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Comment Do not buy from Synology! (Score 1) 227

My company bought a Synology DS 1511+ about four months ago due to our aging Thecus NAS starting to show some signs of giving up. Note that we had been using this Thecus unit for many years, and the only problem we were having was that we would occasionally get warning messages about the disks being on their last legs. All our file operations were fine.

The Synology unit has had issues from day 1, mostly to do with file locking. After several weeks of random "This file could not be saved", or "Too many open files" messages, we started to ask Synology for help. They were useless. It took over a month for them to even acknowledge our increasingly desperate pleas for help, and several times we would arrange a time for them to log into our system only for them to forget to turn up.

Eventually we started fiddling around in the system ourselves, bumping up inode limits, stuffing around with everything to try to stop the system from falling over constantly. It doesn't help that when you turn logging on, the device suffers from a memory leak that after a couple of days renders it useless. It also doesn't help that they're using a version of Samba from 3 years ago.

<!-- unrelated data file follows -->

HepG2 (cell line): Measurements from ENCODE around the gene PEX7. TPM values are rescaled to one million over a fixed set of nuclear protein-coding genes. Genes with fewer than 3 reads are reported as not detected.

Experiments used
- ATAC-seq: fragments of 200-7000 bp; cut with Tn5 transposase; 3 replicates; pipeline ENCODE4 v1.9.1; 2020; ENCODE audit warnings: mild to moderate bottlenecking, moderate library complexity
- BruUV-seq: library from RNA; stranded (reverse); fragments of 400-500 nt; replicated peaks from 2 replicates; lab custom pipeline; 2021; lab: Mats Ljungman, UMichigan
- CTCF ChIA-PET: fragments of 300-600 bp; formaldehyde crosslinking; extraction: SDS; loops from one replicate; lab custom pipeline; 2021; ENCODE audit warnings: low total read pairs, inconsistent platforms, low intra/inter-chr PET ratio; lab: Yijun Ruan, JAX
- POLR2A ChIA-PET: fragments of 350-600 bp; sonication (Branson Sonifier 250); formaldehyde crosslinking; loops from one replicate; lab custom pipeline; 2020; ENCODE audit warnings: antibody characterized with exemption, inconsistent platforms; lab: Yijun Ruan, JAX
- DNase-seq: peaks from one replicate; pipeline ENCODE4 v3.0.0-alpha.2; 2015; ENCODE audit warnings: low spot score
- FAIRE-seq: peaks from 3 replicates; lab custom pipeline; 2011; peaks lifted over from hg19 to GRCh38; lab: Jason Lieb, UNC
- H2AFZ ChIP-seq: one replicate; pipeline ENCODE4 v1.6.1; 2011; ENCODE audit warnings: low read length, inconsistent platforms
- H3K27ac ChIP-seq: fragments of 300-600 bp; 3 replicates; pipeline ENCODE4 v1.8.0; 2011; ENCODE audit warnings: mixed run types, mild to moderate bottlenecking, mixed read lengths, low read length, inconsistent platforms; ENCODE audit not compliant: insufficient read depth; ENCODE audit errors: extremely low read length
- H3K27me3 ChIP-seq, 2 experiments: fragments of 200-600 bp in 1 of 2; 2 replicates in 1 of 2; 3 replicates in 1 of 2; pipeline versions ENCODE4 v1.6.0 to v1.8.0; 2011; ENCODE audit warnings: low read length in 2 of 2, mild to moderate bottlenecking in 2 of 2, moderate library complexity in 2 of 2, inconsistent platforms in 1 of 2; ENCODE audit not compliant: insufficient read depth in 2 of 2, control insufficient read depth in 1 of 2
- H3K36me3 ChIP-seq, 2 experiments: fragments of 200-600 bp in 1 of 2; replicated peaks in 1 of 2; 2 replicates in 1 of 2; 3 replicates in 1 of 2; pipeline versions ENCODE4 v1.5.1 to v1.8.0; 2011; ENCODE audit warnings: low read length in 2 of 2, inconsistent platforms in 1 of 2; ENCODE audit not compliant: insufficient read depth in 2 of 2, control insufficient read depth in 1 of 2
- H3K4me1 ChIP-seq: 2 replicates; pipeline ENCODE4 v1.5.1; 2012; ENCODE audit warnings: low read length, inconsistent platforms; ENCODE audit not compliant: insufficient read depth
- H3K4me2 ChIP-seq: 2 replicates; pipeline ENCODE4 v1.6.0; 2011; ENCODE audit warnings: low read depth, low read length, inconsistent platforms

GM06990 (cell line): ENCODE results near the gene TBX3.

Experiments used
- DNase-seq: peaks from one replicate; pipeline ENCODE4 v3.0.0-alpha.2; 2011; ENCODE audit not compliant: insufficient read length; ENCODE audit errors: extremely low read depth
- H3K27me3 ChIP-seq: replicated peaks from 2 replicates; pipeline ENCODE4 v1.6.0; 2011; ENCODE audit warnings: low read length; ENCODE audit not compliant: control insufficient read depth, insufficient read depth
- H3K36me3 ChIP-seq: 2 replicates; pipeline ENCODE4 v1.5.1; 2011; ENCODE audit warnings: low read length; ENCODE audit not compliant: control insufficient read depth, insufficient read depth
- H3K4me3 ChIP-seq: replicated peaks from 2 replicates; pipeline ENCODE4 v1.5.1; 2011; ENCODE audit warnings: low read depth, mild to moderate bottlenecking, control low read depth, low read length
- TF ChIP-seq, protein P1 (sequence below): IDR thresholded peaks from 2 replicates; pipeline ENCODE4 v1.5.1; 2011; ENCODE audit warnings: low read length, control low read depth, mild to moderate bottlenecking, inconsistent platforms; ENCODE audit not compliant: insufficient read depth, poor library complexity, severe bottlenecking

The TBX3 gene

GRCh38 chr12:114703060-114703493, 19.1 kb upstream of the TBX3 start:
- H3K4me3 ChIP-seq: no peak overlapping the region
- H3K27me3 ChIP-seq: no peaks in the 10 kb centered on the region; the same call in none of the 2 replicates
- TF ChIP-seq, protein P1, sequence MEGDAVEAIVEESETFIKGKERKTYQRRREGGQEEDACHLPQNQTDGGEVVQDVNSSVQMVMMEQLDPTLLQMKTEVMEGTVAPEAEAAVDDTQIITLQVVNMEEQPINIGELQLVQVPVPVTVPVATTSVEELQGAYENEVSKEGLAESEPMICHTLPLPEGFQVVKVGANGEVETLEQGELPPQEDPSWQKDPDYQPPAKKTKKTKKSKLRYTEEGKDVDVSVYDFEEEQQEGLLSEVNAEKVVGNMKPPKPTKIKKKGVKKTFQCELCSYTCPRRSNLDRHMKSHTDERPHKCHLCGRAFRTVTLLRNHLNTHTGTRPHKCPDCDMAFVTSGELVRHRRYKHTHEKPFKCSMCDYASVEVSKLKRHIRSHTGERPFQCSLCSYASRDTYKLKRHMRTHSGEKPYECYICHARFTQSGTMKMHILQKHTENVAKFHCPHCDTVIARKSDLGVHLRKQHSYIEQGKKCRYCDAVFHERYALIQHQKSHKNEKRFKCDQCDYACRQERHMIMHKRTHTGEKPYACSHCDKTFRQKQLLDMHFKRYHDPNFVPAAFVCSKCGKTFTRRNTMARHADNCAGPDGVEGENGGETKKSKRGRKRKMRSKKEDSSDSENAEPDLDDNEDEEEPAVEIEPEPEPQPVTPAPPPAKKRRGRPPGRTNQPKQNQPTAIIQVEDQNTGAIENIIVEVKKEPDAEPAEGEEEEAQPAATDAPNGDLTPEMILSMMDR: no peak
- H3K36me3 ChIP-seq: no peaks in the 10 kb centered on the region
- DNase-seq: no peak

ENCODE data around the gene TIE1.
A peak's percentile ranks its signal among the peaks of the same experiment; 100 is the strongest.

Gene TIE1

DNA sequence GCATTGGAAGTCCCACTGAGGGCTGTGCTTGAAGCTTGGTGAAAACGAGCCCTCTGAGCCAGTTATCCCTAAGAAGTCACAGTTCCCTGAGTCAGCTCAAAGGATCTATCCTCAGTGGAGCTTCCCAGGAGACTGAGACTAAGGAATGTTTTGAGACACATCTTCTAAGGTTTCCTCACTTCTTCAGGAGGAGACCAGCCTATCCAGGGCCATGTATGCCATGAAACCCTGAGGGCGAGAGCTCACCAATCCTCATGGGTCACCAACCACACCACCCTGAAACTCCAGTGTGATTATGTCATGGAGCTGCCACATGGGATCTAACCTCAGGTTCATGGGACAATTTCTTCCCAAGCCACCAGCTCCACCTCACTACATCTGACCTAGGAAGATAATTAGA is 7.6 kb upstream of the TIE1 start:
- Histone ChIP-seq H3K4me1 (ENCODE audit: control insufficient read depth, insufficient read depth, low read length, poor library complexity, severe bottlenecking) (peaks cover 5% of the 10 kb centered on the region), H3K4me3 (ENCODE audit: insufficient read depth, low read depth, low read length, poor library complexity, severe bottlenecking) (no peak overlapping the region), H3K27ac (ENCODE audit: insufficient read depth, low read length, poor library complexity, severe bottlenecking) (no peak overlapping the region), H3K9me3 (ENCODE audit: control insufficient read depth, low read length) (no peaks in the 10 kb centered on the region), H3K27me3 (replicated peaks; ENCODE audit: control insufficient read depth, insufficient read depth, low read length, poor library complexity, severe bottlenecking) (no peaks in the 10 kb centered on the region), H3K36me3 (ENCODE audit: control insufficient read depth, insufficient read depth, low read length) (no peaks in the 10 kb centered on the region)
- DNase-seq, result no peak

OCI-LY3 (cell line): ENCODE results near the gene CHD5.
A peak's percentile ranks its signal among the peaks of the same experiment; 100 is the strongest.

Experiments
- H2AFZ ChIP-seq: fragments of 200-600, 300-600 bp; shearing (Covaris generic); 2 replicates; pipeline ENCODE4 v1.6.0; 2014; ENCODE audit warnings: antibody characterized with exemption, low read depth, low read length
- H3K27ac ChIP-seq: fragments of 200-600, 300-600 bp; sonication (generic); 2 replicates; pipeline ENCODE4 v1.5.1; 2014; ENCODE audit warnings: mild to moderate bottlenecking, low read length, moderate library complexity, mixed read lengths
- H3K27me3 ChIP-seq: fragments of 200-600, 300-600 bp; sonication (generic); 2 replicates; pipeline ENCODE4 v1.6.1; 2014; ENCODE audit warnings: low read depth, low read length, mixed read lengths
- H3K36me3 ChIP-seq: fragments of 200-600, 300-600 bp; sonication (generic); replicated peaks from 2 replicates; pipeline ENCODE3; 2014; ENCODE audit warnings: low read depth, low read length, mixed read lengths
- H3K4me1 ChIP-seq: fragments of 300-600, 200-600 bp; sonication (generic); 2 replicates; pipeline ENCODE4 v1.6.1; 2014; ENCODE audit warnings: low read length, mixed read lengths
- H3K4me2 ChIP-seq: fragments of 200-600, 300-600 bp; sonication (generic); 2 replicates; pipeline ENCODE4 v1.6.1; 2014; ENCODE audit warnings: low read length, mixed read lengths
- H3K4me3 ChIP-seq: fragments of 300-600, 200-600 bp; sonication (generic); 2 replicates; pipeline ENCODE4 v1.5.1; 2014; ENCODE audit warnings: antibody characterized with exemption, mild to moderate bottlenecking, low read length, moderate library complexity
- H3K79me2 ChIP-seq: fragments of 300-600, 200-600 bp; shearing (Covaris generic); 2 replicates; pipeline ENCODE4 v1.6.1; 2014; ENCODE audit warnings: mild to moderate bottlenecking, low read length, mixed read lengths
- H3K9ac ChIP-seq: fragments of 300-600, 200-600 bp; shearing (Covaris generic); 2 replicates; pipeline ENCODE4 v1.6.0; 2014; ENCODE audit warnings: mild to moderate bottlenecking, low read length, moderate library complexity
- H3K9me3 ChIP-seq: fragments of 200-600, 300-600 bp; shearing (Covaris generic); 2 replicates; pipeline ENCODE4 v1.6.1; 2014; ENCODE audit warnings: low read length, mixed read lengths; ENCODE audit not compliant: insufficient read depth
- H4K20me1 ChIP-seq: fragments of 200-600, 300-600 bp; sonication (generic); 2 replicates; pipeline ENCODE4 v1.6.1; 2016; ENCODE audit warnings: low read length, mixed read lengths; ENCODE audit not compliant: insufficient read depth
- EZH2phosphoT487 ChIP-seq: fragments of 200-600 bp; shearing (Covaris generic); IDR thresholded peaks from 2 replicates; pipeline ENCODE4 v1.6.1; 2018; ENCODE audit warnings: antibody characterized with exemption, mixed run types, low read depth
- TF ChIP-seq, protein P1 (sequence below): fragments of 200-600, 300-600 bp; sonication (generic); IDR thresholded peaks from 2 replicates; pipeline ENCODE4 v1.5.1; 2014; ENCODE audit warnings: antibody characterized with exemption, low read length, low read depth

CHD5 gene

We're waiting delivery of a QNap device as I type this, and I seriously can't wait to see the end of the piece of shoddy crap from Synology.

Please, do not buy a synology NAS. You'll regret it later.

Submission + - 'Stacked' Space Station Photos Highlight Star Trails

oxide7 writes: A scientist aboard the International Space Station took extraordinary photos of the start scape from aboard the vessel, using a special technique that highlights their movement.

"Modern digital cameras, 30 seconds is about the longest exposure possible, due to electronic detector noise effectively snowing out the image," Pettit explained.

"To achieve the longer exposures I do what many amateur astronomers do. I take multiple 30-second exposures, then ‘stack’ them using imaging software, thus producing the longer exposure.”

Submission + - Australian Aborigines the first 'astronomers'? (

brindafella writes: Look out, Stonehenge, here come the Wurdi Youang rocks in the Australian state of Victoria. A semi-circle of stones as been checked by an astrophysicist from Australia's premier research group, the Commonwealth Scientific and Industrial Research Organisation (CSIRO), who says this arrangement of rocks is a carefully aligned solar observatory that may be 10,000 years old. It would have been created by local Aborigines, the Wathaurong people, who have occupied the area for some 25,000 years.

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